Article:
Taos, New Mexico-based artist Christina Sporrong is a welder, blacksmith, educator, aerialist, illustrator, performer, mayhem creator, and all-around badass. She builds giant, fiery installations, does amazing high-flying aerial feats, teaches welding workshops, and is a mother, to top it all off. We need more women like her in the world. Christina will be bringing her incredible, interactive Caged Pulse Jets to Maker Faire Bay Area, May 18 and 19, and will be speaking on the Meet the Makers stage in Expo Hall on the 19th at 3:30. We chatted with her to learn more.
1. Tell us about the Caged Pulse Jets piece you’re bringing to Maker Faire. What do they do and how do they work? Caged Pulse Jets is an interactive, awe-inspiring kinetic sound sculpture. The caged birds are five spinning pulse jet engines of various sizes that create a range of percussive and droning tones. Through a completely interactive interface, the public can create sound compositions ranging from the symphonic to the cacophonous while they are held captive by the fiery jets spinning by their own thrust.
2. What inspired you to make this piece and how long did it take? What was your R&D process? I love pulse jets. I fell in love with them many years ago, as I witnessed my first one at Burning Man, radiating its heat and spinning seemingly out of control on the side of an art car. I later had the chance to operate a large-scale Lockwood-Hiller style pulse jet in Amsterdam for the SRL show at Robodock in 2006. It was great fun, to start the droning engine and witness the massive thrust of air blowing at the audience, as if we had started our own tornado machines.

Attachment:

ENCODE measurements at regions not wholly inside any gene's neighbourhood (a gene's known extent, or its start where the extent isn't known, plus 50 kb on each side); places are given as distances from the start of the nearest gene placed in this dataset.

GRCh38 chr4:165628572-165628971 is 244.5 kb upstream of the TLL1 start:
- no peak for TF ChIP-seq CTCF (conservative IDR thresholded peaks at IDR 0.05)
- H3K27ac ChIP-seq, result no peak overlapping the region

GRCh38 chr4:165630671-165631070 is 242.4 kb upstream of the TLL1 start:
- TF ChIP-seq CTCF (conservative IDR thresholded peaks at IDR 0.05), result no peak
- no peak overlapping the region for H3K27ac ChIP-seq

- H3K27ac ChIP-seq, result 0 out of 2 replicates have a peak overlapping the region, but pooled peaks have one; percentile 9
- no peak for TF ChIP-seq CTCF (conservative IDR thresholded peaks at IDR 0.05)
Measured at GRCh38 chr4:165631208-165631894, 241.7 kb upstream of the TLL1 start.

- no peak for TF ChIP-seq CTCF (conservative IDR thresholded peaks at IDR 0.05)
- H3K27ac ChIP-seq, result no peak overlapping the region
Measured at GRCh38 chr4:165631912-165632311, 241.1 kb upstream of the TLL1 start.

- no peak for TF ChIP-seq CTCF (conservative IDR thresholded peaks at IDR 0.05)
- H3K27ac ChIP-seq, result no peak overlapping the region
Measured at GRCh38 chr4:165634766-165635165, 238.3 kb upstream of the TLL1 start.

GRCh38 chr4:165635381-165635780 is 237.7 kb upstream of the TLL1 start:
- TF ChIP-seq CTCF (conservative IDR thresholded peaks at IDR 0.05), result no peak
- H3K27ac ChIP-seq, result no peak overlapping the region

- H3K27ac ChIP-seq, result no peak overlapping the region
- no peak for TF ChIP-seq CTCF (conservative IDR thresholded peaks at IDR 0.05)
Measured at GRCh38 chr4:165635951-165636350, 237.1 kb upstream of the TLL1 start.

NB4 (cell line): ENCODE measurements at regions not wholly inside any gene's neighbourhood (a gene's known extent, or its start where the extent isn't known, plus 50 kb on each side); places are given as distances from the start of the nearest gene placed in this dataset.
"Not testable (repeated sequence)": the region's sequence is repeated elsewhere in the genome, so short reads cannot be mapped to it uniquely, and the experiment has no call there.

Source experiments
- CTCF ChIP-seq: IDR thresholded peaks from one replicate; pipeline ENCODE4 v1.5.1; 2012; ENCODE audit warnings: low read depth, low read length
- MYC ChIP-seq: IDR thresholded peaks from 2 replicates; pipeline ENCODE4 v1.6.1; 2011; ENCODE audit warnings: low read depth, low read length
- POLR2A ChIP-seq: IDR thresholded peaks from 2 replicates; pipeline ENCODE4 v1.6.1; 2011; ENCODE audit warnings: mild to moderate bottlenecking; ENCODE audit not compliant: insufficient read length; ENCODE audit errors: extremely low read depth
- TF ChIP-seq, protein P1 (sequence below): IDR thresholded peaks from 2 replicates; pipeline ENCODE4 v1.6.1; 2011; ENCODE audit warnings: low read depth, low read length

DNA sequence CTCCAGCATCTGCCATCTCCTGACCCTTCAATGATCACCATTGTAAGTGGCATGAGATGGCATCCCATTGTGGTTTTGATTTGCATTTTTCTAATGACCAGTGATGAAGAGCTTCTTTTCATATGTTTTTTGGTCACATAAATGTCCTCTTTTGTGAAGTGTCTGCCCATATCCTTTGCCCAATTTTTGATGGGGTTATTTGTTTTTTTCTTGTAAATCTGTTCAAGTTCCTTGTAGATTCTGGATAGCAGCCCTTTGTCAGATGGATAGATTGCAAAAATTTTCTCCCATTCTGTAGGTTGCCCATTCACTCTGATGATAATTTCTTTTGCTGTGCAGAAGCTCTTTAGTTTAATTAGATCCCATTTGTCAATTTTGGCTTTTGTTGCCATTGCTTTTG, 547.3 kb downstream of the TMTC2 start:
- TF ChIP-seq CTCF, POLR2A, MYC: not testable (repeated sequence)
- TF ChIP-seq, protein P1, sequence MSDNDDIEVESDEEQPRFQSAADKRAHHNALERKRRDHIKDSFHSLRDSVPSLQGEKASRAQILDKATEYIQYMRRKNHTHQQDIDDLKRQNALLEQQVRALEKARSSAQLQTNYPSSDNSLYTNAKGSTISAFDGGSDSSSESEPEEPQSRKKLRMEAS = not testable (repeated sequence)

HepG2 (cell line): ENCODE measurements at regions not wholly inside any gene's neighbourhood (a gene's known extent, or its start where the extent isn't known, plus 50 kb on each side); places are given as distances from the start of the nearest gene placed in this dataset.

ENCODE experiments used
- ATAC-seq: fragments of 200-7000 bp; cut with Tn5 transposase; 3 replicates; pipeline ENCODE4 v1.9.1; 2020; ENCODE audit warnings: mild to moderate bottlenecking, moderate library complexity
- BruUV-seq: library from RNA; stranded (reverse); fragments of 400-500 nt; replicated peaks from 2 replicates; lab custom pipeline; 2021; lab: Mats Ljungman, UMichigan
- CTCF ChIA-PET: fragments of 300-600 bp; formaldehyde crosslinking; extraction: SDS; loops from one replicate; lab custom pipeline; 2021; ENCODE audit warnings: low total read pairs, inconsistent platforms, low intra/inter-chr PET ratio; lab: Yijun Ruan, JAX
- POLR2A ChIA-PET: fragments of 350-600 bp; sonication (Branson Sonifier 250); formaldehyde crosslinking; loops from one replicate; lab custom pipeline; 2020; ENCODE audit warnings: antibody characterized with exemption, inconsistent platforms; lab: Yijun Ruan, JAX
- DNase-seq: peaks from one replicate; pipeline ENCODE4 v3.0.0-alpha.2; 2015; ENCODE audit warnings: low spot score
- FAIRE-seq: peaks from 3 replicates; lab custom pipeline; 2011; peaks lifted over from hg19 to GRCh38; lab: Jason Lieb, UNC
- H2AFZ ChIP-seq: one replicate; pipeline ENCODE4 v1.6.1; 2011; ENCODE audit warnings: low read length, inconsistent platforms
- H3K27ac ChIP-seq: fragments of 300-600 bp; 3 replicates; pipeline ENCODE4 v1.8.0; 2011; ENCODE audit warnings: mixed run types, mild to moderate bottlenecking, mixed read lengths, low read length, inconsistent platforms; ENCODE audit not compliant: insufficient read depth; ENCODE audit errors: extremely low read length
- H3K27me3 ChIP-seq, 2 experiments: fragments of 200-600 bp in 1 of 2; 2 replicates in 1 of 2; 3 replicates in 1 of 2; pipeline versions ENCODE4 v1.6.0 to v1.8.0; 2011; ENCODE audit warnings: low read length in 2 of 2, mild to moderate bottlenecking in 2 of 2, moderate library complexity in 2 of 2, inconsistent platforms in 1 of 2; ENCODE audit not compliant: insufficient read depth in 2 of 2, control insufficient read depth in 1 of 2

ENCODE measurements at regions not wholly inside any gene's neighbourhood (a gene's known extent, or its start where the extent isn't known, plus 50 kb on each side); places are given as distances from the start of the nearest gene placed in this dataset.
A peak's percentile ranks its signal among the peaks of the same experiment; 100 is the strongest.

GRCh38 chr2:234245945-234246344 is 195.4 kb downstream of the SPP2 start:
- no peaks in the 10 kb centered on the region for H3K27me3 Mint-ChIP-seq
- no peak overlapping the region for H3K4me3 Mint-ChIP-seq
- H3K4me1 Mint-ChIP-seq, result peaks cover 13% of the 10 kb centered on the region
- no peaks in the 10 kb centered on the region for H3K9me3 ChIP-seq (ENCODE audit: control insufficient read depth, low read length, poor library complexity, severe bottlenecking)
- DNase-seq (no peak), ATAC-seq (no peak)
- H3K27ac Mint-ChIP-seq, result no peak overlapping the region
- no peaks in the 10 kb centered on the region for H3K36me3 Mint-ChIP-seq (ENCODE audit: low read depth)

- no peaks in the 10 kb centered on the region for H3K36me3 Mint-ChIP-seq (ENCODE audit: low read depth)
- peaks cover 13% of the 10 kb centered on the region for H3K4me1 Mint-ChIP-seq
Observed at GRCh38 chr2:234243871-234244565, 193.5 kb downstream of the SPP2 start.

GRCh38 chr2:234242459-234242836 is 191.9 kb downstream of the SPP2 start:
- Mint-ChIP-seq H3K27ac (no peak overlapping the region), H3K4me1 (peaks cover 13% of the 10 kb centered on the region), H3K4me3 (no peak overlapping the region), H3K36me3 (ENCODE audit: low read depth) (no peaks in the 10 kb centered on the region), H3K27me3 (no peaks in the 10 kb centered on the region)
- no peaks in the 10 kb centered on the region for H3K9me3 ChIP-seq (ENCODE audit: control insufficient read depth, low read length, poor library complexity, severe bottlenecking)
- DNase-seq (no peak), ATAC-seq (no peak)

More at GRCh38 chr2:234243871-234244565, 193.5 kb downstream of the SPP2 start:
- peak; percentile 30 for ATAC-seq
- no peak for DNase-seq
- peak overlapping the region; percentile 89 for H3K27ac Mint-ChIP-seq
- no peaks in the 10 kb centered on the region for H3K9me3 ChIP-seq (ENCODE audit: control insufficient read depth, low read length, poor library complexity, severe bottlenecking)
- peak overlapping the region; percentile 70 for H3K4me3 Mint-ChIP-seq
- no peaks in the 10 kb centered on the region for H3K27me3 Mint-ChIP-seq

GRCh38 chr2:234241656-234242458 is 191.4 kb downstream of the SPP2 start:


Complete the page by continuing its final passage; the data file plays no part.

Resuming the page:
I later gave into my pulse jet obsession and built a small Lockwood-Hiller replica jet. It resembled a French horn in its elegance and sounded beautiful once running. My fascination is that of the physics behind this engine — it has no moving parts, yet it can create such thrust and such noise from the composite sounds of the thousands of snappy pulses created by the explosion. I want to integrate these visually exciting jet engines as musical instruments for the public to play by means of adjusting fuel and air levels.
3. Where else have you shown the Caged Pulse Jets and what types of reactions have you received? They have shown at Burning Man, first in 2010, then again in 2011. I have set them up in Taos, N.M., at several outdoor events as well. They’ve had a very specific following — usually people who are trying to really figure something out. It is for the curious and the patient, as it takes a minute to understand how to run them.
4. You’ve participated at Maker Faire before. Tell us about your previous experience and why you chose to show your work again. I have been crew to various Christian Ristow sculptures, and love Maker Faire for the interactive, mind-bending, and fun environment.
5. How did you get started welding and making sculptures? In college, a hundred years ago.
7. Many of your works combine sculpture and performance. What’s the appeal of that intersection? I love performance as it can be such a powerful medium for transmitting ideas. I work with aerial dance, fire, and circus. I love the way it makes me feel as well as use it with my sculptures to create a larger experience.
8. You lead women’s welding workshops. What motivated you to start this and how has the experience been thus far? I have been doing women’s workshops for a long time now, 17 years. I had different agendas at different times, but the common thread was to help empower women in the field of metalworking. I have learned more by teaching than I ever expected to, and I am certain it has made me a better metalworker. Plus it is empowering to teach women.
9. What advice do you have for makers who are inspired by your work and want to get into making large-scale sculptures? Process is everything! Start somewhere and keep going.